March 2017

N-P05 (NP)


Signalment (JPC #1590828):  Mouse




HISTOPATHOLOGIC DESCRIPTION:  Cerebrum:  Multifocally within the grey matter there are several distinct, 500 um diameter, multilobulated, expansile protozoal cysts that have a 1-2 um eosinophilic wall and contain numerous crescentic 2x5 um basophilic bradyzoites.  Focally within the hippocampus there is a 500 um diameter granuloma with a central core of eosinophilic debris, surrounded by epithelioid macrophages and rare foreign-body type multinucleated giant cells, further bounded by low numbers of lymphocytes and plasma cells.  Multifocally, surrounding small vessels and expanding Virchow-Robin spaces are low numbers of lymphocytes and plasma cells.  Similar infiltrates surround meningeal vessels.  Focally there is a perivascular aggregate of moderate numbers of macrophages with abundant foamy cytoplasm.


MORPHOLOGIC DIAGNOSIS:  Brain, cerebrum:  Meningoencephalitis, lymphoplasmacytic, multifocal, mild, with multifocal multilobulated protozoal cysts and a focal granuloma, etiology consistent with Frenkelia sp., mouse, rodent.


ETIOLOGIC DIAGNOSIS:  Cerebral frenkeliosis


CAUSE:  Frenkelia sp.



·         Frenkelia is an apicomplexan, coccidian protozoon, which forms large tissue cysts within the central nervous system of small rodents (intermediate hosts) and forms oocysts within the intestines of the definitive hosts (hawks and buzzards)

·         Two species are identified, F. microti and F. glareoli

o   F. glareoli is found in Europe and is distinguished by its strict intermediate host specificity (bank voles) and its non-lobate cysts

o   F. microti occurs in many areas of the northern hemisphere; has a wide intermediate host range (various rodents and small mammals)

·         Differentiation of Frenkelia from Sarcocystis is based on location and morphology of asexual stages in the intermediate hosts; both genera share many similar phenotypical characteristics and genetic analysis does not support separate genera, some consider Frenkelia and Sarcocystis to be synonymous;  Frenkelia is phylogenetically related to Sarcocystis neurona




·         Indirect: intermediate hosts are rodents and small mammals, which are infected by ingestion of sporulated oocysts (sporocysts)

·         Schizogony, with formation of tachyzoites, occurs in hepatocytes and Kupffer’s cells, with subsequent formation of large, multilobulated cysts (filled with bradyzoites) in the CNS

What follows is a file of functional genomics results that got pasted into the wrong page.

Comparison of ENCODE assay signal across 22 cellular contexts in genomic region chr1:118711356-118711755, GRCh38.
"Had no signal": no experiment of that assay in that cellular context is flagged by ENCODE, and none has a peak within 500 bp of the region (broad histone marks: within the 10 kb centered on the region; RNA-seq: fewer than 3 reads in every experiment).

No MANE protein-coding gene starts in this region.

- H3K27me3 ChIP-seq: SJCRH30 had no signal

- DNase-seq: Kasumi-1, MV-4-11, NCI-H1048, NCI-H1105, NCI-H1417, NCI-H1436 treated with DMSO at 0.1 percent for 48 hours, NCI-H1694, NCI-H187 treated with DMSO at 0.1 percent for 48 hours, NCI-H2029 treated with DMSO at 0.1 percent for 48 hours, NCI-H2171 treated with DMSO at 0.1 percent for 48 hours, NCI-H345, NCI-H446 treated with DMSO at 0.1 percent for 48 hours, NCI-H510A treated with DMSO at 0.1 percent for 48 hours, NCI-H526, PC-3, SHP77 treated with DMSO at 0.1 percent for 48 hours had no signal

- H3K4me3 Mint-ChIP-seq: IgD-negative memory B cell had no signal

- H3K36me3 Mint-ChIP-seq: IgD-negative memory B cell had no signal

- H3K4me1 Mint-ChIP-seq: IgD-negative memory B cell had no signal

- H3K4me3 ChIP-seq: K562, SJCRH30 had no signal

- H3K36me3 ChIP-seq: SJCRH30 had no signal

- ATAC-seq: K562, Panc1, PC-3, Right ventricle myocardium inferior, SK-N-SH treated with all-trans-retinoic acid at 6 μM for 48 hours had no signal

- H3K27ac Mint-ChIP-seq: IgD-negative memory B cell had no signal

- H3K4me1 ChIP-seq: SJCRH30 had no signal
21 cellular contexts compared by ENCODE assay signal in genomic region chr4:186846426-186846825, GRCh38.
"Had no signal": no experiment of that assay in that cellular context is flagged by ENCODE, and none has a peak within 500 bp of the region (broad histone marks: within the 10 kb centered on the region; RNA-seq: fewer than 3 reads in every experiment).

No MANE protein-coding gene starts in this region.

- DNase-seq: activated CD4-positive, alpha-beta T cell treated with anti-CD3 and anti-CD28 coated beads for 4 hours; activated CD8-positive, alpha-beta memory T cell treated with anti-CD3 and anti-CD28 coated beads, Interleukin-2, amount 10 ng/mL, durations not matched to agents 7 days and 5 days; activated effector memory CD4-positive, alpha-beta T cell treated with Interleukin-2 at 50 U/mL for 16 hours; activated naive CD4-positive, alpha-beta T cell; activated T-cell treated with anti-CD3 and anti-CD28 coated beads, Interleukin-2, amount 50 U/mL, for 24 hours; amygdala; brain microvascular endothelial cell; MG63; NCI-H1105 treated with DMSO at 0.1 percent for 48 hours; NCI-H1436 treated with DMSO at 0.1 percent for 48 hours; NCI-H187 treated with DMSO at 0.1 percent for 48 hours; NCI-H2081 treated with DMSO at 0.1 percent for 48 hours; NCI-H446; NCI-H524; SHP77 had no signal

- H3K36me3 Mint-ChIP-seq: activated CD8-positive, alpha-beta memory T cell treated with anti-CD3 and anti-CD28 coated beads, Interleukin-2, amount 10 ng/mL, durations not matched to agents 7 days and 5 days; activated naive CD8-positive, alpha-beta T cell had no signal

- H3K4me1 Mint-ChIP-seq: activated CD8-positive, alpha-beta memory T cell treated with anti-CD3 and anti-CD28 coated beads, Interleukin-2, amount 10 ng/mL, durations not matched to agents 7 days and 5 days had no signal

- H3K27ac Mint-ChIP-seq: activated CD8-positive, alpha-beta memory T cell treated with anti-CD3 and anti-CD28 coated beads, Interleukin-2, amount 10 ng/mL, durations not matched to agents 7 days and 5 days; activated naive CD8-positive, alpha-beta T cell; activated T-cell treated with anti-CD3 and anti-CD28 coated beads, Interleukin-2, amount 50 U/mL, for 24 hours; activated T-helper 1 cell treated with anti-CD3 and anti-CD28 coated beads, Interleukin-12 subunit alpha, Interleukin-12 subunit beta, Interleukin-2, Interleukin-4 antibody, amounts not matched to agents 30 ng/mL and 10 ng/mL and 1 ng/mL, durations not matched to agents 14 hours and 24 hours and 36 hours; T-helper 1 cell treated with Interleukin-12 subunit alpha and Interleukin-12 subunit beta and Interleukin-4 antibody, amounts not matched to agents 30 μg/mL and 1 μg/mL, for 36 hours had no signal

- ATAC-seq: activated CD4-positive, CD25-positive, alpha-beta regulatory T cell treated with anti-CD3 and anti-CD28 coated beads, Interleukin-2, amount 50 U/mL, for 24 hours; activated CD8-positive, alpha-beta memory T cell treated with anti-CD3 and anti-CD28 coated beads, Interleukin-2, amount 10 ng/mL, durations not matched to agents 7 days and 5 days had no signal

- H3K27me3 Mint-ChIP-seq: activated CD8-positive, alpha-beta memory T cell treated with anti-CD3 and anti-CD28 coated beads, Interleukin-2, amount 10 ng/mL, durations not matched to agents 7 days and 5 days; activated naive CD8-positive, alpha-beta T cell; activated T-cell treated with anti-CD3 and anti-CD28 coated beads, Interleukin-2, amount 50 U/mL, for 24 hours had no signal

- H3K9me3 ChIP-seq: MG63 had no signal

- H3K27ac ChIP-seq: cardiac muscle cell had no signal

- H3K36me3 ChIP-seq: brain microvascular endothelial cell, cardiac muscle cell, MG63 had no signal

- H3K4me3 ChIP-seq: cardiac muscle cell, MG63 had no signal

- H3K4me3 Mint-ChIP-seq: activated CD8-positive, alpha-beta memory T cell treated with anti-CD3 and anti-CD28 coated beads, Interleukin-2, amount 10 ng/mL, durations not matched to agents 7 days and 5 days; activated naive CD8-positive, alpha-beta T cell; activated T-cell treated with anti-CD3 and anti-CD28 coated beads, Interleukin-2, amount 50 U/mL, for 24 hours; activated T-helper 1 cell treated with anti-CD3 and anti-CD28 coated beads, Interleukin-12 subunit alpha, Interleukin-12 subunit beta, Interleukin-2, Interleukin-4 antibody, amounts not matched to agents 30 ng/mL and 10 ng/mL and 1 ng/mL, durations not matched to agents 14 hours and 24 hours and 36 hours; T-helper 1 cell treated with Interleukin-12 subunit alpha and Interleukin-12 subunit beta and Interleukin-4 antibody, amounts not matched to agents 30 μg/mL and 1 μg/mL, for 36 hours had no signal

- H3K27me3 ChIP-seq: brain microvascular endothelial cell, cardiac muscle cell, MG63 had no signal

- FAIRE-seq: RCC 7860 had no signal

·         The definitive hosts are buzzards and hawks (Buteo spp.)

·         Gametogony and sporontogony occur in the lamina propria of the definitive host small intestine

·         Sporulated oocysts are passed in the feces



·         There are typically no associated clinical signs



·         Pinpoint whitish foci in the brain



·         Lobulated, thin-walled cystswith thin septa up to 1mm in diameter packed with crescentic bradyzoites in the central nervous system

·         There is usually no host reaction to mature cysts

·         Focal hepatocellular necrosis and lymphoplasmacytic perivascular inflammation in many organs is associated with development of first generation meronts in the rodent host

·         Developing cysts compress the adjacent nervous tissuewith resulting pressure necrosis and lymphoplasmacytic perivascular and meningeal inflammation

·         Granulomatous reactions may occur with cyst rupture



·         Cysts contain three cell types:  Peripheral metrocytes (immature rounded zoites), intermediary cells, and bradyzoites (endodyocytes)



·         Sarcocystis:  These cysts very similar and are found in skeletal/cardiac muscle and occasionally brain.  The two genera are very closely related

·         Besnoitia :  Cysts similar in size, ovoid; usually in skin/subcutis

·         Toxoplasma :  Cysts are small (30-100 mm), spherical

·         Hammondia:  These cysts are ovoid, up to 100x300mm, and in skeletal and cardiac muscle; cysts are rarely seen in brain, where they are usually small (20-25mm)



·         Frenkelia cysts have been described in the brains of wild voles, rats, lemmings, muskrats, a porcupine, and chinchillas



1.     Gardiner CH, Fayer R, Dubey JP. An Atlas of Protozoal Parasites in Animal Tissues. 2nd ed. Washington, DC: Armed Forces Institute of Pathology;1998:47-48.

2.     Hoberg EP, Cawthorn RJ, Hedstrom OR. Enteric coccidian (Apicomplexa) in the small intestine of the northern spotted owl (Strix occidentalis caurina). J Wildl Dis. 1993;29(3):495-497.

3.     Jones TC. Diseases due to protozoa. In: Jones TC, Hunt RD, King NW, eds. Veterinary Pathology. 6th ed. Baltimore, MD: Williams & Wilkins;1997:569.

4.     Laakkonen J, Henttonen H. Ultrastructure of Frenkelia spp from a Norwegian lemming in Finland. J Wildl Dis. 2000;36(2):362-366.

5.     Mugridge NB, Morrison DA, Johnson AM, Luton K, Dubey JP, Votypka J, Tenter AM.  Phylogenetic relationships of the genus Frenkelia:  A review of its history and new knowledge gained from comparison of large subunit ribosomal ribonucleic acid gene sequences. Int J Parasitol. 1999;29:957-972.

6.     Upton SJ, McKown RD. The red-tailed hawk, Buteo jamaicensis, a native definitive host of Frenkelia microti (Apicomplexa) in North America. J Wildl Dis. 1992;28(1):85-90.



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